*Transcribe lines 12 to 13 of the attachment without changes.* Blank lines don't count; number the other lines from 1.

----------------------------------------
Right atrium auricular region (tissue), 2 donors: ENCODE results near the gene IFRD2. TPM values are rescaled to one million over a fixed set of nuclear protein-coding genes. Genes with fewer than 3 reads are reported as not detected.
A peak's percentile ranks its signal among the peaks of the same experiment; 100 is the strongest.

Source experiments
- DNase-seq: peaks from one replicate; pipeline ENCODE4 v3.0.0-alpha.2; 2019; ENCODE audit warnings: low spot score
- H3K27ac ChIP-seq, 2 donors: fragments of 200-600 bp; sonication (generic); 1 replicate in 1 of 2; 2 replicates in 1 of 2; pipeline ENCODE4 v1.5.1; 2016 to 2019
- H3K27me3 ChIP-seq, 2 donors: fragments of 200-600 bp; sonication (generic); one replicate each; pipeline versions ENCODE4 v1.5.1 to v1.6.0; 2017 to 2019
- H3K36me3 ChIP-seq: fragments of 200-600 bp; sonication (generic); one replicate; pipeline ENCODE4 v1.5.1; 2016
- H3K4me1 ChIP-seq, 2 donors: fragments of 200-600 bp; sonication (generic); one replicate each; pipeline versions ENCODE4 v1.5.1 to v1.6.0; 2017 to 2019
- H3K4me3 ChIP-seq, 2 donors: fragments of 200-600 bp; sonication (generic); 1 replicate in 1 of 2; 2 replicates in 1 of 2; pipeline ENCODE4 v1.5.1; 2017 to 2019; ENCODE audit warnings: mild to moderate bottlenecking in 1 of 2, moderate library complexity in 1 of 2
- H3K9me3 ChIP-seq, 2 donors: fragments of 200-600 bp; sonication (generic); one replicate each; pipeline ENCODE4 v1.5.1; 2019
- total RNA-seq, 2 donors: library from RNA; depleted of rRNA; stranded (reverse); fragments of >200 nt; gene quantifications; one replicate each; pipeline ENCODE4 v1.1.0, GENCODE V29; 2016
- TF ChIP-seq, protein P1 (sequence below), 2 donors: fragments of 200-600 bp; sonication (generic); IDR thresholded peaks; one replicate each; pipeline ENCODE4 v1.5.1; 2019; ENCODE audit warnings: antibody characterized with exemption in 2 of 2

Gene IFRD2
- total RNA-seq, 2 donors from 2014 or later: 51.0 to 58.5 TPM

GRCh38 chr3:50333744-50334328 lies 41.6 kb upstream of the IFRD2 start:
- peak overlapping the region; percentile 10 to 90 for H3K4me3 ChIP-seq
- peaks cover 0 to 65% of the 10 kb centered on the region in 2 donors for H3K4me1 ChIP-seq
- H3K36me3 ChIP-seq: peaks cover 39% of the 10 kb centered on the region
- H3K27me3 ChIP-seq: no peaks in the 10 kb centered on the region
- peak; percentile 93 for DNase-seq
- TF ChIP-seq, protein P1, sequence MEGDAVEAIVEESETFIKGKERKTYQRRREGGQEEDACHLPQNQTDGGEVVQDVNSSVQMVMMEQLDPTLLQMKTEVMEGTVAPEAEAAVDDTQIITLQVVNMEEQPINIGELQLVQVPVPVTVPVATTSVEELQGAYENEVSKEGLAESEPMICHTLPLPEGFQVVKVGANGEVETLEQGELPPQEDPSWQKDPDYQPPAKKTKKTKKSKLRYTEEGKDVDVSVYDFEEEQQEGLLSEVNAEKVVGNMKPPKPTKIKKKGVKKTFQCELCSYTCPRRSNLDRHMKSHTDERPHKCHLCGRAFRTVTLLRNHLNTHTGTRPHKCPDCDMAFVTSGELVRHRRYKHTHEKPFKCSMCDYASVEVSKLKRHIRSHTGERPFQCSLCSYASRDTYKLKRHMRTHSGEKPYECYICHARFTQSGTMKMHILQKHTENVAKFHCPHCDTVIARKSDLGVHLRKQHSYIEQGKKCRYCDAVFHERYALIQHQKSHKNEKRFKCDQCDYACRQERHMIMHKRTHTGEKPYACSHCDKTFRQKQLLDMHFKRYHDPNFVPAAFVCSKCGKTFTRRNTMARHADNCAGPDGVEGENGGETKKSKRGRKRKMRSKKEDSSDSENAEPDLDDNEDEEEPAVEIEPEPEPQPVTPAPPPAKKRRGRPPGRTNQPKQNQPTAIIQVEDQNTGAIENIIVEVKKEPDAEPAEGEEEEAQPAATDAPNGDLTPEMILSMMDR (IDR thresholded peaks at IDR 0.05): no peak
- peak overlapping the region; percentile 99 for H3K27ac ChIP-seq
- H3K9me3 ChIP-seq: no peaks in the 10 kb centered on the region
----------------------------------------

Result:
- TF ChIP-seq, protein P1 (sequence below), 2 donors: fragments of 200-600 bp; sonication (generic); IDR thresholded peaks; one replicate each; pipeline ENCODE4 v1.5.1; 2019; ENCODE audit warnings: antibody characterized with exemption in 2 of 2

Gene IFRD2